Plot: Eliza and her family prepare for Christmas in Africa, but Eliza accidentally ruins all of the decorations, gifts and food while trying to help animals.
Breakdown: The Wild Thornberrys is a show that I liked when I was a kid, watched it all the time and enjoyed, but I’d be hardpressed to actually remember an episode off-hand. The show had a very interesting premise. In an era where many cartoons were trying to be more about average life (such as Hey Arnold, Doug, Recess etc.) having a show mixing both ‘average’ life and mythical powers was nice.
I love animals, and seeing such a huge variety and a bunch of different places across the globe in a cartoon was awesome. I just can’t remember the show ever being particularly epic or funny.
To date, the only thing Rugrats-related that I haven’t seen is Rugrats Go Wild, the crossover movie between The Wild Thornberrys and Rugrats. Can’t tell you why. I just never felt compelled. They’re both made by Klasky/Csupo, so you’d think I’d latch on better to The Wild Thornberrys, but it never kept with me quite as well as some other nostalgic shows.
That out of the way, how does this Christmas special fare? Well, obviously, Christmas in the Thornberry household isn’t exactly as most traditional Christmases, but it is very similar. They have a Christmas goose and a big Christmas feast, they decorate and they exchange gifts. Really the only difference is that their Christmas trees are usually odd like cacti and dead desert trees.
Eliza being Eliza explores the desert area and keeps finding animals that need her help. Coincidentally enough, the best solution to each problem is subsequently ruining one facet of Christmas. For instance, the first animal she encounters is an ostrich that is trying to hatch her eggs. However, the cold desert winds are preventing her from properly heating the eggs. In order to provide heat to them, Eliza puts the ostrich eggs in her and Debbie’s gift to their parents, a heated camera bag. She can get it back at the end of the day, but it’s Christmas Eve so she worries a bit.
Next, a zebra is being cornered by some jackals, and Eliza saves him by flashing a flashlight in their faces. The zebra still has to return to its herd, and after breaking her flashlight and not having access to the others in the comvee, she decides to take down the Christmas lights on a wire reindeer on the roof that her mom put up. She wraps the zebra in the lights and I guess they’re battery powered because she can just flip them on with no problem. With the lights on, the zebra can find its way back to its herd without being bothered by the jackals.
Finally, a hungry lion chases Darwin around and plans to eat him. He destroys the decorations on the Christmas tree during the chase, and Eliza chucks the Christmas goose as well as all of the rest of the feast that her dad’s been working on to the lion to fill him up and make him ignore Darwin.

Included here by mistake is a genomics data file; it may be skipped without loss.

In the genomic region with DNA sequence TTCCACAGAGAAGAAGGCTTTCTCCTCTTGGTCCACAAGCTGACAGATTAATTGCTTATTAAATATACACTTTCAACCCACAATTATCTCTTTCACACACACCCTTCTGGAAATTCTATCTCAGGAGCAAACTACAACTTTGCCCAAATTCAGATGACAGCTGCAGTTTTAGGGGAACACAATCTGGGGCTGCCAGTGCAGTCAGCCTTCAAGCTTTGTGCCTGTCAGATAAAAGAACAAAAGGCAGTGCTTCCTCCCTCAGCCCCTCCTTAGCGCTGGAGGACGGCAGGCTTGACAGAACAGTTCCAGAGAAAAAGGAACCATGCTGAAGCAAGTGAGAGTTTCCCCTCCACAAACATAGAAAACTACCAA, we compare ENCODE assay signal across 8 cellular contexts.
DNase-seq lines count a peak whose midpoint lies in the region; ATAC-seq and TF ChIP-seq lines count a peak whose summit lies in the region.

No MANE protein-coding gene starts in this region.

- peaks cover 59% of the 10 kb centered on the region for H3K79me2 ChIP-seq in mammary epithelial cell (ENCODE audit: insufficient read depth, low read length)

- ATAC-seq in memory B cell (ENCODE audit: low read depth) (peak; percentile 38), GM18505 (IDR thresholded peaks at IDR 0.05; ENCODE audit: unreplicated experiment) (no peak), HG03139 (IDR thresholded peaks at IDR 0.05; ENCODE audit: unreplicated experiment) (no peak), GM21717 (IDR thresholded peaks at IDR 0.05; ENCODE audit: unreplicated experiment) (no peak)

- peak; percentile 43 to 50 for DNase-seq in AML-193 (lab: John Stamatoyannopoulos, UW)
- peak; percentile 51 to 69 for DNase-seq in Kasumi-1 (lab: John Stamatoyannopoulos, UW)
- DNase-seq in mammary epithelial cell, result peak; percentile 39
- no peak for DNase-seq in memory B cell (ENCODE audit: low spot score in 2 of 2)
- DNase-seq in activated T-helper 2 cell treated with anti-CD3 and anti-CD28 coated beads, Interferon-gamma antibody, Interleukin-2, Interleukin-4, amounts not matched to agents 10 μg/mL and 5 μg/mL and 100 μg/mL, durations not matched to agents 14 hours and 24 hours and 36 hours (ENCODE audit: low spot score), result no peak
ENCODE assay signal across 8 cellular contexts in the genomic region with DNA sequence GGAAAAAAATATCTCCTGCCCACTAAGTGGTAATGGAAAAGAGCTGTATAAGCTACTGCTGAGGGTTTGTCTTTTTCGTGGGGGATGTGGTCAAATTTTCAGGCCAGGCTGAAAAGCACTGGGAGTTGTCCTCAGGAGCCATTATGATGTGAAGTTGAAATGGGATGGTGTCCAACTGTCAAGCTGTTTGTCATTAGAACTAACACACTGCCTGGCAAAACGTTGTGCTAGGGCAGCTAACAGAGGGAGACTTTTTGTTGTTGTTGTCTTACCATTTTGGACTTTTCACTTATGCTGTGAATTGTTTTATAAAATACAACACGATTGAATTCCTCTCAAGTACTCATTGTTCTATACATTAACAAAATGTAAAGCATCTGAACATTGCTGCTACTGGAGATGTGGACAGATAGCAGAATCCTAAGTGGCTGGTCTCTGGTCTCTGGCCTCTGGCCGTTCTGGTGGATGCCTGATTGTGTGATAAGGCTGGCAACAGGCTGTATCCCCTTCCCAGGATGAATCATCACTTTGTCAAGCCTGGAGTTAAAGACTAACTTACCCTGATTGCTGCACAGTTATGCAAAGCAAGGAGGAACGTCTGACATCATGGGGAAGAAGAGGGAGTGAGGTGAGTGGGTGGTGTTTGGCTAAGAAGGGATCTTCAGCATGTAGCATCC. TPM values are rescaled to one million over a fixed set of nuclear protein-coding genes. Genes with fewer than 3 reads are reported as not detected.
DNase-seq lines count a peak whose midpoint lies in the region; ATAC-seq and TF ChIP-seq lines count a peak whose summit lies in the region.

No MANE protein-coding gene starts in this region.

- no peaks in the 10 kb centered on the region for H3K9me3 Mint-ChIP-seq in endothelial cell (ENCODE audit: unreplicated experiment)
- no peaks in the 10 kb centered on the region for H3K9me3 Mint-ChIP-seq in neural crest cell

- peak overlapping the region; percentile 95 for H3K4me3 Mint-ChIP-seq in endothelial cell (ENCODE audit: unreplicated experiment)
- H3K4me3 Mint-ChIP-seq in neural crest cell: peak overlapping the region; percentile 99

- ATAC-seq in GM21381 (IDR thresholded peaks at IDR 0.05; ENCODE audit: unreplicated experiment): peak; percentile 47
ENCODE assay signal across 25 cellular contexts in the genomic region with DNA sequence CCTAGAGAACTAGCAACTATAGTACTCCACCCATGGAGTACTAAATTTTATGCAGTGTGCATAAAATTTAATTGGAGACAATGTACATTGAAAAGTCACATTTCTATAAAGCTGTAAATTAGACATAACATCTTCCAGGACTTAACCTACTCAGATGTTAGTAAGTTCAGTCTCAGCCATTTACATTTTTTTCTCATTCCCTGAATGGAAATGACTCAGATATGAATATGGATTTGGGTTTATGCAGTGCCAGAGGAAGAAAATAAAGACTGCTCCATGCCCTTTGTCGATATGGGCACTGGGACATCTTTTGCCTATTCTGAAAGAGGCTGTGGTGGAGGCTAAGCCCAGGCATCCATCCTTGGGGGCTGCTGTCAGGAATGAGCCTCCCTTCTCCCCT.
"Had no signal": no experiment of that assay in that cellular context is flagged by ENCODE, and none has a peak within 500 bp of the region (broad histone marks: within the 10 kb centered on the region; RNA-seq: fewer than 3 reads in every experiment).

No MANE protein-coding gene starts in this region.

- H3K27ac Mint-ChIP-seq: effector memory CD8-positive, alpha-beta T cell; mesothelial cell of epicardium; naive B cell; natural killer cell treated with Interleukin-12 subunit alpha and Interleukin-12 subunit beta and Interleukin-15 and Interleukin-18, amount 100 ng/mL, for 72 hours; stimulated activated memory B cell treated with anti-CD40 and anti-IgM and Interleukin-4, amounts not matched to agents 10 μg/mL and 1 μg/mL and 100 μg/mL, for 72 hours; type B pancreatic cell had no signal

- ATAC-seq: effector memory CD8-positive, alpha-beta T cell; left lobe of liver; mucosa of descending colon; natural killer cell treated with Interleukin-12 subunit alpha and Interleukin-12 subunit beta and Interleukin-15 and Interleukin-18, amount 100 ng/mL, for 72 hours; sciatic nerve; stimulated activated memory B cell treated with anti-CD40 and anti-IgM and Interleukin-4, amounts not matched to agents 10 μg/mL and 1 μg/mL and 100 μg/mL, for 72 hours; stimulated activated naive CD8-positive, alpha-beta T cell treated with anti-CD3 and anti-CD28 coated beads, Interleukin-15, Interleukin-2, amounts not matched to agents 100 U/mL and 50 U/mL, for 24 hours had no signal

All of this works, but Eliza has no choice but to admit everything that happened to her family. They’re disappointed, and Debbie is straight-up pissed, but her parents forgive her since she was just trying to help animals, and at least she wasn’t hurt by the lion.
In an effort to make it up to everyone, Eliza recruits all of the animals she helped and more to gather around in the oasis. They even ‘sing’ ‘Jingle Bells’ to the family, and the baby ostriches return the camera bag to Eliza so she can give it to her parents. It’s an unconventional but merry Thornberry Christmas.
I wouldn’t go so far as to say this episode is predictable, but it follows a pretty straightforward formula, another that is common in sitcoms. Main character tries to do good, only ends up ruining everything, but is forgiven because they had good intentions. Plus holiday spirit bonus.
It wasn’t horribly entertaining, but I will admit that the ending was more touching than I anticipated. The baby ostriches bringing the camera bag back was a heartstring tugger. Plus, you do feel really bad for Eliza when she breaks down. Poor kid had to destroy everything Christmassy to save animals in need.
All in all, this episode is worth it simply for the ending. It’s not preaching Christmas spirit or combating materialism – it focuses on family and knowing that big sacrifices sometimes need to be made to do good. Really, the only ones who didn’t get a happy ending in this are the jackals. Why does the lion get a good guy ending after trying to eat Darwin, but the jackals don’t get a pass for trying to eat the zebra? They were both carnivores following their desire to hunt and eat. Is it just because the lion apologized afterward?
Anyway, pretty nice Christmas special, but nothing too special.
Recommended Audience: E for everyone!
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